[Taxacom] barcode of life

Richard Pyle deepreef at bishopmuseum.org
Sun Jul 4 19:19:27 CDT 2010


> So in a sense I am in agreement with Rich that the question 
> CAN become: Would it best serve the communicative needs of 
> biologists to regard them as the same species?
> But somehow I see it as a consequence of the application 
> of the BSC to certain cases that fall into the "fuzzy zone"

This is what I've always seen as the crux of the issue, going back as long
as I've been vociferous on this whole real vs. defined species debate.  I
think everyone agrees that examples exist to illustrate the extremes.  The
question really is: where is the boundary between "normal" and "extreme"?

If most species fall into the "punctuated-equilibrium" sort of mode, then
we'd expect the "fuzzy zone" to be the exception, rather than the rule.  If
I look at a checklist of fishes from some region, or a monograph of some
group I'm familiar with, it's easy to see this as the case (i.e., to get the
impression that the fuzzy zones are the exception, rather than the rule).
But as I increase the time I spend observing populations in the field, and
as I increase the number of places that I go to and observe those
populations, I start to see more and more "fuzzy" examples.  In some
families more than others, to be sure.  But the point is, the more carefully
I look at what's actually happening on the reefs, the more ratio of "fuzzy"
vs non-fuzzy shifts in the direction of the former.  

I can't say that the fuzzy examples necessarily outnumber the non-fuzzy
examples; but they certainly represent a non-trivial component.  And the
trend continues to favor the fuzzy examples as my time and field experience
(~25 years; ~40 different regions in the tropical Indo-Pacific, depending on
what resolution of "region") increase.

But my expertise is limited to coral-reef fishes.  How does that compare to
marine invertebrates? Or terrestrial invertebrates? Plants? Bacteria? Fungi?
Protozoa? Etc., etc.  I don't know.
 
> A potential problem with Rich's view (or his way of expressing it),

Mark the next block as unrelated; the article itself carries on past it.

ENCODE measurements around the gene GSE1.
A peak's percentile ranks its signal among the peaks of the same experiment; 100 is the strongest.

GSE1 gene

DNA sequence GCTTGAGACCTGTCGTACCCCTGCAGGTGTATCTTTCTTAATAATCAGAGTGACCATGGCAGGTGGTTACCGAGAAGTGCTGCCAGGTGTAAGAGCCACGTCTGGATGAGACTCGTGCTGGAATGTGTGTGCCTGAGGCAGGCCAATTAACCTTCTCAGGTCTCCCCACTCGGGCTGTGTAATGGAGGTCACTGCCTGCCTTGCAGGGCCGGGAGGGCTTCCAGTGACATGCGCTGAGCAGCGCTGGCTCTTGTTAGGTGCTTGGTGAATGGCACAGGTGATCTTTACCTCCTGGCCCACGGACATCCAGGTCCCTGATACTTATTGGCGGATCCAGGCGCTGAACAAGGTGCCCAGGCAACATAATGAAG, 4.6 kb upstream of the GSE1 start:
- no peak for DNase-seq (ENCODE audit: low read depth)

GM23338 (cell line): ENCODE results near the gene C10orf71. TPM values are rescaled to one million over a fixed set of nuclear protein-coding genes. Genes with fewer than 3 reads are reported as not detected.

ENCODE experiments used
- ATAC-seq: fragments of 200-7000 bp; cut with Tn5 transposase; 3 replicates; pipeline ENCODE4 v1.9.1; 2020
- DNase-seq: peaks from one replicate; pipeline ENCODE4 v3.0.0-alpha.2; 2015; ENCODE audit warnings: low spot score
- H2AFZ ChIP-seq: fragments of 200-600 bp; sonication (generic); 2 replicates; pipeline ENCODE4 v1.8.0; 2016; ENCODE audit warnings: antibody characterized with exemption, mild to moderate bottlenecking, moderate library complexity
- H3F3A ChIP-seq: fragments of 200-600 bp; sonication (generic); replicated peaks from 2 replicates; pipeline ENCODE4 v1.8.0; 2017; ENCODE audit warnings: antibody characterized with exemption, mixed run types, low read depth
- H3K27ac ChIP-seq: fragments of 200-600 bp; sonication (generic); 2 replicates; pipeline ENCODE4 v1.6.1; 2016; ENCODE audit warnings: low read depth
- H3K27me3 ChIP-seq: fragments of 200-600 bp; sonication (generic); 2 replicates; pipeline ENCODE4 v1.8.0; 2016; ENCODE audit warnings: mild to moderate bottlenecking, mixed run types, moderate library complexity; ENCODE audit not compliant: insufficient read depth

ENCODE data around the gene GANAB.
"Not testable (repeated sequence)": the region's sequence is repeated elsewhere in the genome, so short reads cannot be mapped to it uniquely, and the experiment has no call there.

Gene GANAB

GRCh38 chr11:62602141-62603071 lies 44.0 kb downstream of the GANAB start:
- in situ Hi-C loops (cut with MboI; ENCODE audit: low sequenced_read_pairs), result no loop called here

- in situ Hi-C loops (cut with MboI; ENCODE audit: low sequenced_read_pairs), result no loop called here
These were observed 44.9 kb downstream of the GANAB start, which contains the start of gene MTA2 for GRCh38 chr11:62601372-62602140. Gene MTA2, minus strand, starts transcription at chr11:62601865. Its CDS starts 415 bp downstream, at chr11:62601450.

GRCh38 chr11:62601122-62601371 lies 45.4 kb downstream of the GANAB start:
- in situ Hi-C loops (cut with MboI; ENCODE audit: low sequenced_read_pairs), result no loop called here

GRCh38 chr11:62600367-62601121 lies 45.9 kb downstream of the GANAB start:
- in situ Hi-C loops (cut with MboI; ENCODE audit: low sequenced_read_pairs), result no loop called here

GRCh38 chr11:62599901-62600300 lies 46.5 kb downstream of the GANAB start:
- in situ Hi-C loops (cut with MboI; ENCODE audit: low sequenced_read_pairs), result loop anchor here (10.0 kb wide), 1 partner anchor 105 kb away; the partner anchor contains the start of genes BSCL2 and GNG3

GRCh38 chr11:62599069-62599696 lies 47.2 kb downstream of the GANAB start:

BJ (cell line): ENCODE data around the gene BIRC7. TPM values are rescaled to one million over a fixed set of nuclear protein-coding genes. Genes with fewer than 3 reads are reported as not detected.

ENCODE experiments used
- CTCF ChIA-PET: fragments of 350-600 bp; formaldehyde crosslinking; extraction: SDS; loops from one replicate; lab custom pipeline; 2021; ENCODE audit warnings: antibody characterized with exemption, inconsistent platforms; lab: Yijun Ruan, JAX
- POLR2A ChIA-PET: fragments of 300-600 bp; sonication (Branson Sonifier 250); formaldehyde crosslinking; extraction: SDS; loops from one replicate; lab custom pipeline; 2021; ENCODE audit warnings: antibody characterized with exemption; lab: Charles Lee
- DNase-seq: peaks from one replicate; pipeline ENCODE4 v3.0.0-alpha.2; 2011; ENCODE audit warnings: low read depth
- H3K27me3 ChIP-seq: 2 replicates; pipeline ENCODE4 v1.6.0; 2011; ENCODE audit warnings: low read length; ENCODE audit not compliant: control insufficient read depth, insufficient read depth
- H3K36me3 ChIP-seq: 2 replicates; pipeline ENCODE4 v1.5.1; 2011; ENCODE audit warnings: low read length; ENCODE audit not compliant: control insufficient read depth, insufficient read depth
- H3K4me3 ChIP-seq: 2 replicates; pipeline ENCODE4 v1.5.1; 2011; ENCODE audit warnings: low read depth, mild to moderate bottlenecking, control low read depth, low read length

> is that asking the question, would it best serve the communicative needs
of 
> biologists to regard them as the same species?, risks giving people a
mandate 
> to give mere populations species status just to afford them legal
protection 
> status (as mentioned in Jim Croft's last post, which now has some
relevance!) 

"Best communicative needs of biologists" covers the full spectrum of
cummunicative needs.  Legal protection represents only a tiny fraction of
the overall collective needs, so only has (*should* only have) a
proportionally small influence over decisions about species boundaries.

> It implies total subjectivity of species boundaries, 

Not total subjectivity.  Just not total objectivity either (as some wishful
thinkers would like it to be).

> and is vague about 
> who exactly the "biologists" are, and what their "communicative needs"
are? 
> Do we include conservation biologists? What are their "communicative
needs"? 
> Do we include molecular biologists?

Of course these are vague, and therein lies a big part of the problem!  A
single 250-year-old system (first established by a de-facto creationist)
used to suit the needs of a WIDE variety of people. The extraordinary thing
is how often biologists actually tend to agree on where the lines should be
drawn for species!  Norms have shifted over time, of course -- but in the
vast majority of the nearly 2 million named species, there is very little
contention.  It's amazing that, even though most species are named according
to the "a species is what a community of taxonomists says it is" principle,
the ratio of agreement to disagreement is still very high.  That, by itself,
almost leads one to conclude that species really do exist in nature, outside
of human definitions! (Almost.... :-)  )

> At least my BSC approach gives us something to hit back and say 
> "no way is that population a distinct species to that one!". 
> It has no consistent morphological or genetic differences that 
> would suggest high levels of reproductive isolation!

What you describe is not just your approach; in fact, it has been the
approach of the majority of taxonomists since Darwin (certainly since Myer).
Myself included.  I think the only difference between you and I on this is
that I see the BSC as the most powerful metric for deciding whether it meets
the best communicative needs of biologists to classify two populations as
the same species or different species.  If I read you correctly, you see it
as the only metric.

Aloha,
Rich






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